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Strings as Variables

Microsoft® Windows® 2000 Scripting Guide

Strings are often used to assign values to variables. For example, the sample script in this chapter uses the following code to bind to WMI. (For information about binding to WMI, see "WMI Scripting Primer" in this book.)



Set objWMIService = GetObject("winmgmts:")

This code always connects you to the local computer. This is fine unless you are a system administrator responsible for managing a remote computer or two. In that case, you might want a script that can retrieve the free disk space from a remote computer. That would allow you to sit at your workstation and check the available disk space on any of the computers under your control.

When you are using WMI, it is possible to connect to a remote computer simply by including the computer name as part of the moniker passed to GetObject. For example, the following line of code binds to the WMI service on the remote computer atl-dc-01:



Set objWMIService = GetObject("winmgmts://atl-dc-01")

You can use the preceding code to write a script that binds to this one remote computer. In an enterprise setting, however, you might want a more flexible script, one that can bind to any remote computer.

One way to do this is to edit the script every time you run it, replacing one hard-coded computer name with another. A much better approach is to provide a way for the script to accept input as it runs, and thus operate against a computer whose name has been entered as a command-line argument.

User input methods will be discussed later in this chapter. Before that discussion takes place, however, it is important to understand how string values (such as computer names) can be assigned to a variable, and then used as part of the script code.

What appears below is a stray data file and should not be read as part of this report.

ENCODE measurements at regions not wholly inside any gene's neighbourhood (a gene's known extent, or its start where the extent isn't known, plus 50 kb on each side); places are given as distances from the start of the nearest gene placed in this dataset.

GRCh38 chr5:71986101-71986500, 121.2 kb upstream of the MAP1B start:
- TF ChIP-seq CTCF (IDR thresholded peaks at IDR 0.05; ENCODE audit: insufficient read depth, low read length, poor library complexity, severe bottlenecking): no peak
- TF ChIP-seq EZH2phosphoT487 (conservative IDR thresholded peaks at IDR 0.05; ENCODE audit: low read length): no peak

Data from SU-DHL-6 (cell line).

For example, in line 2 of Listing 2.6, the string value "atl-dc-01" is assigned to the variable Computer. In line 3, that variable is used to bind to the WMI service on the computer atl-dc-01. However, this is not done by hard-coding the value atl-dc-01 into the code, but instead by using the value of the variable Computer.

Listing 2.6 Using Strings

  
1
2
3
4
5
6


Const CONVERSION_FACTOR = 1048576
Computer = "atl-dc-01"
Set objWMIService = GetObject("winmgmts://" & Computer)
Set objLogicalDisk = objWMIService.Get("Win32_LogicalDisk.DeviceID='c:'")
FreeMegaBytes = objLogicalDisk.FreeSpace / CONVERSION_FACTOR
Wscript.Echo Int(FreeMegaBytes)

In a small demonstration script such as this, assigning the string to a variable actually requires more effort than hard-coding the value. However, this script does illustrate an important concept: You can assign a value to a variable, and then use that variable in place of a hard-coded value.

Why is that important? Imagine that this script was designed to retrieve free disk space from 100 computers. Instead of hard-coding separate WMI binding strings for each computer, you could create a single binding string using the variable Computer. Your script could then run that single line of code 100 times, each time replacing the value of Computer with a different computer name.

For the moment, however, you have to focus only on line 3 of Listing 2.6:



Set objWMIService = GetObject("winmgmts://" & Computer)

Here is how VBScript interprets that line of code:

  1. It reads everything up to the second quotation mark. In other words:

    
    
    Set objWMIService = GetObject("winmgmts://"
    
    
  2. It reads the ampersand (&), which essentially means, "Append whatever comes next to the string." What follows the ampersand is the variable Computer, which has been assigned the value atl-dc-01. VBScript will now see the line as being:

    
    
    Set objWMIService = GetObject("winmgmts://atl-dc-01"
    
    
  3. It reads the closing parenthesis character. VBScript requires you to have an equal number of opening and closing parentheses. If the closing parenthesis is not included, you will receive an error message. VBScript now reads the line of code as:

    
    
    Set objWMIService = GetObject("winmgmts://atl-dc-01")
    
    
  4. Having reached the end of the line, it runs the statement. In turn, the script will connect to the WMI service on atl-dc-01. To connect to the WMI service on a different computer, all you have to do is change the value of the variable Computer.

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